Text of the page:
As an organization focused on Joy as a pathway to greater emotional well-being, we want to share a few ideas to help you find Joy in this moment.
Physical distancing, isolation from friends and family, an increased focus on hygiene and sanitation, feelings of anxiety and worry over an uncertain future—these have all become part of our next normal in a COVID-19 world. But for children and families facing serious illnesses like cancer, these are all part of their every day, often during years of treatment.
So, how do they cope? What learnings, if any, do they have to offer to the rest of us, who are struggling with weeks in isolation?
We posed these questions to CCA’s CEO & Chief Joy Officer, Regina Ellis, who founded our organization in 1995 after her oldest daughter Alexandra died of cancer, and to DJ Dalzell, a cancer survivor who was diagnosed with medulloblastoma when he was in high school and is now an active member of CCA’s Young Adult Alliance.
Regina and DJ became fast friends after meeting while DJ was still in treatment. They often text or chat about ways Joy and a focus on emotional wellness can improve the cancer experience for teens. In this blog, they share their insights on how some of these same methods could offer you an emotional boost during this uncertain time.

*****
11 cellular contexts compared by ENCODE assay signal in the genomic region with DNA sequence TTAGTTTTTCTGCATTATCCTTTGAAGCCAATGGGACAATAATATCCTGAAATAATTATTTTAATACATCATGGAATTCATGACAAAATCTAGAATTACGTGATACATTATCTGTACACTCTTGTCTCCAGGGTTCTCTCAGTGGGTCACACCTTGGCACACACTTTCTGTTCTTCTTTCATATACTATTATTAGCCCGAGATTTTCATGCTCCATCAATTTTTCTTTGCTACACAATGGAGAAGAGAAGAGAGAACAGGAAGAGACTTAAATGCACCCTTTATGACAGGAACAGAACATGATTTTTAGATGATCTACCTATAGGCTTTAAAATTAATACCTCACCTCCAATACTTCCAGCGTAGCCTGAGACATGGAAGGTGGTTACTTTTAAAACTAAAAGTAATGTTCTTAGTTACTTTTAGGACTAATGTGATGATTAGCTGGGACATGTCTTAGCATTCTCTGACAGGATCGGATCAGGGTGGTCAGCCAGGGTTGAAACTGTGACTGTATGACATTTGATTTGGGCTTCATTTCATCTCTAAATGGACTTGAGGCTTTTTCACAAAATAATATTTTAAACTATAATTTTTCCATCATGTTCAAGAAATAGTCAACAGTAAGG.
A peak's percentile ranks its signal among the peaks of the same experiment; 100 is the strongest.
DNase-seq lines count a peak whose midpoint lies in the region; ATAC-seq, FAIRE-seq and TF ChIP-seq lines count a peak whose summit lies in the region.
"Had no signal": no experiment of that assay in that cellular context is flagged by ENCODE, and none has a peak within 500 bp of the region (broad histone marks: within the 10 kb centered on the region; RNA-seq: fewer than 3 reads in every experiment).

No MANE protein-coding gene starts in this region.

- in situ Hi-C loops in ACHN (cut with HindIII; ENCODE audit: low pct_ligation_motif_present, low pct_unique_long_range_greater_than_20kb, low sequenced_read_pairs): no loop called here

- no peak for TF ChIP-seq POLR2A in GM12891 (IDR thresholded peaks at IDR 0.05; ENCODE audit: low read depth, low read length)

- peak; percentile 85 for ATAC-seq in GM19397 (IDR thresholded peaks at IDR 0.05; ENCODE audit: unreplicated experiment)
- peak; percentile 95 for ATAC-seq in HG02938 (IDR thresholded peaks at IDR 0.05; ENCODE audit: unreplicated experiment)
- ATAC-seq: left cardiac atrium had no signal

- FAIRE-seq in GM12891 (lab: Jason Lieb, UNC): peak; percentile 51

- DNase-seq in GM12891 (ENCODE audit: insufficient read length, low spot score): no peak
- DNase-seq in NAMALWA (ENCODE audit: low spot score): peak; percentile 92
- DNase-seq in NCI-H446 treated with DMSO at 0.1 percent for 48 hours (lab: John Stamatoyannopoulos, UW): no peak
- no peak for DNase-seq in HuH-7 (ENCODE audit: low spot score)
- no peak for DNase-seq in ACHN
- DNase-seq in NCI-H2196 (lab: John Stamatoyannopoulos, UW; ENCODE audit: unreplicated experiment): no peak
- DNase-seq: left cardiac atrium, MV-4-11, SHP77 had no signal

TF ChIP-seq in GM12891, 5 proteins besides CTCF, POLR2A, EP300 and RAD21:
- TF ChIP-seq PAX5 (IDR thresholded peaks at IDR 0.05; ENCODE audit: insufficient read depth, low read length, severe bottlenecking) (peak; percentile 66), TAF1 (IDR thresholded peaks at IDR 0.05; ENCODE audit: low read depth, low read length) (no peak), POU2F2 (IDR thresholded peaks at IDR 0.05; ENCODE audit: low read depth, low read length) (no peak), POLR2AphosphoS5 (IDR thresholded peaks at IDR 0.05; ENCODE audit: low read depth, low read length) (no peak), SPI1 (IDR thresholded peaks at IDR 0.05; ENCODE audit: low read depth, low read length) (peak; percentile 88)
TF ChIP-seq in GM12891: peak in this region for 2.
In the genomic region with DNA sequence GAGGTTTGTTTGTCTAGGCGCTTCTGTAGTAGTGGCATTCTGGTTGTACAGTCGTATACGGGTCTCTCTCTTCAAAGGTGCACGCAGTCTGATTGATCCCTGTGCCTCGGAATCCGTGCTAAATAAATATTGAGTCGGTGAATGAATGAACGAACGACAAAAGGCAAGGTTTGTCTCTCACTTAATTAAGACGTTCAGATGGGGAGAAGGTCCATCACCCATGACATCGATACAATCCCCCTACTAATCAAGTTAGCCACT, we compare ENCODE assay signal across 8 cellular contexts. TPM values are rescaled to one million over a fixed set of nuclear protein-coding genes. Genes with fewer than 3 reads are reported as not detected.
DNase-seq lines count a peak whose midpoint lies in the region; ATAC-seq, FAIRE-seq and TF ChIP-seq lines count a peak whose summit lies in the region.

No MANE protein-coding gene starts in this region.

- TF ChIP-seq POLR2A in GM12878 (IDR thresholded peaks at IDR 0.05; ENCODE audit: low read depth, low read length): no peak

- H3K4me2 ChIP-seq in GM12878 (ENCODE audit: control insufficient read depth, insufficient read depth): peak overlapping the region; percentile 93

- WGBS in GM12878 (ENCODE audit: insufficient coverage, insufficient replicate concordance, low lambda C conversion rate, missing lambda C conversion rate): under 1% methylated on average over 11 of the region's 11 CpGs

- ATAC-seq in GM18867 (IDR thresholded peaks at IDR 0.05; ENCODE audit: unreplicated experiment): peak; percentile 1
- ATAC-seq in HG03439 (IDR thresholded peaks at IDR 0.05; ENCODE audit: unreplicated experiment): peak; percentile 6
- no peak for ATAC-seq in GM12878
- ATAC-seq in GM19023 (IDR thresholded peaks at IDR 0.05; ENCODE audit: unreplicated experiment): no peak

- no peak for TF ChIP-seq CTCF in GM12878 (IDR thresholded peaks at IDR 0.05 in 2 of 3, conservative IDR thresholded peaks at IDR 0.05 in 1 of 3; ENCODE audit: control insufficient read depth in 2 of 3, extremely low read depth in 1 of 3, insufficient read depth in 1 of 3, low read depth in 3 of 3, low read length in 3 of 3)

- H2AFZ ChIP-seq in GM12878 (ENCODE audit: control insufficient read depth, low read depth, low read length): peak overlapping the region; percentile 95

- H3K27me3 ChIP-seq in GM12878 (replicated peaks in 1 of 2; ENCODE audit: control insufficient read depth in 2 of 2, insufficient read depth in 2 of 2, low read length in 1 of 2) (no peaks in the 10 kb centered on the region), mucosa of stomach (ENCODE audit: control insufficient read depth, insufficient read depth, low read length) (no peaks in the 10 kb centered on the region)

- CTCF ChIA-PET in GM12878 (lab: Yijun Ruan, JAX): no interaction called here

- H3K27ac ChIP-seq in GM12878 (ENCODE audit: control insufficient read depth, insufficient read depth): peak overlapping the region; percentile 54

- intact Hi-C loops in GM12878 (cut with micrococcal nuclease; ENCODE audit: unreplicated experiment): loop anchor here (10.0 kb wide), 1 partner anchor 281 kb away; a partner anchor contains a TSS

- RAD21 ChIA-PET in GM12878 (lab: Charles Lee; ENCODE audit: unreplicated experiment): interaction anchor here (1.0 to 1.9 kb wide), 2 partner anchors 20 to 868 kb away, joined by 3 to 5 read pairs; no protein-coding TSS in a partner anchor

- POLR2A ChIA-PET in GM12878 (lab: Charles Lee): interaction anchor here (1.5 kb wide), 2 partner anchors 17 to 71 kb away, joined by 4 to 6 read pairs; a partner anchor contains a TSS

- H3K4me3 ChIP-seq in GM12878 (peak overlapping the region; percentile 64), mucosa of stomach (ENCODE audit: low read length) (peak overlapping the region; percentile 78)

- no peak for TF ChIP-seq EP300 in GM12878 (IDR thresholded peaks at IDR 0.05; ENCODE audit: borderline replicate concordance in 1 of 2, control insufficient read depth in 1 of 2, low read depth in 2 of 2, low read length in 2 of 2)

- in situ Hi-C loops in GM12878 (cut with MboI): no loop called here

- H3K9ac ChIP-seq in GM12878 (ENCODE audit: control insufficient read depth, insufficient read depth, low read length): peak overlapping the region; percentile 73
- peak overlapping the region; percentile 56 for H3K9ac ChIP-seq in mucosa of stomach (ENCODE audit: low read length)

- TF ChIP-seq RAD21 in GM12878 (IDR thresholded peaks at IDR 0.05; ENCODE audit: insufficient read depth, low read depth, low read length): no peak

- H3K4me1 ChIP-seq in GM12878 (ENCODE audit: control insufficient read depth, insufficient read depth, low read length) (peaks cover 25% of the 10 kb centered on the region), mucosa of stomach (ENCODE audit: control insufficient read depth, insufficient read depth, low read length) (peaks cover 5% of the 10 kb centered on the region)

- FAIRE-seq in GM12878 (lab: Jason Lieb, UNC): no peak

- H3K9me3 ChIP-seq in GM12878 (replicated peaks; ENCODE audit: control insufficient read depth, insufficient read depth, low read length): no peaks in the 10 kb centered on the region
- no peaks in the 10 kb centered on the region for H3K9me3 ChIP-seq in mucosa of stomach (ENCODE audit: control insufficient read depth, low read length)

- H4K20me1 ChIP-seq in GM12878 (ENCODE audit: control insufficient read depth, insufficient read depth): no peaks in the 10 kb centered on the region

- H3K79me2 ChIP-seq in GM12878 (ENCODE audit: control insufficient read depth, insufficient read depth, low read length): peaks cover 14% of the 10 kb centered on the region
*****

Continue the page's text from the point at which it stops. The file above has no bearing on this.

There are clearly significant differences between what you both faced, and what the world is facing now in a pandemic. But can you tell us how your experiences with cancer compare to what people are experiencing today?
Most of us living in a COVID-19 world aren’t immunosuppressed from medical treatment or in excruciating pain. But there are parallels between what DJ and I went through—living through cancer and being torn away from everyday activities and sheltering in place during this pandemic. There are similarities in these experiences of being socially isolated, or feeling a loss of control, and that heightened feeling of stress, anxiety, and the fear of the unknown.
This pandemic is a reminder of how little control we have over our environment and our health. The world has this way of giving us incredible hardships we must face. But it’s the choices we make that impact the quality of our lives and the lives of those around us. The ways we build resilience and create Joy…that is our choice. Some things are unimaginable, until we face them down, but the choices we make ultimately create the life we want to lead.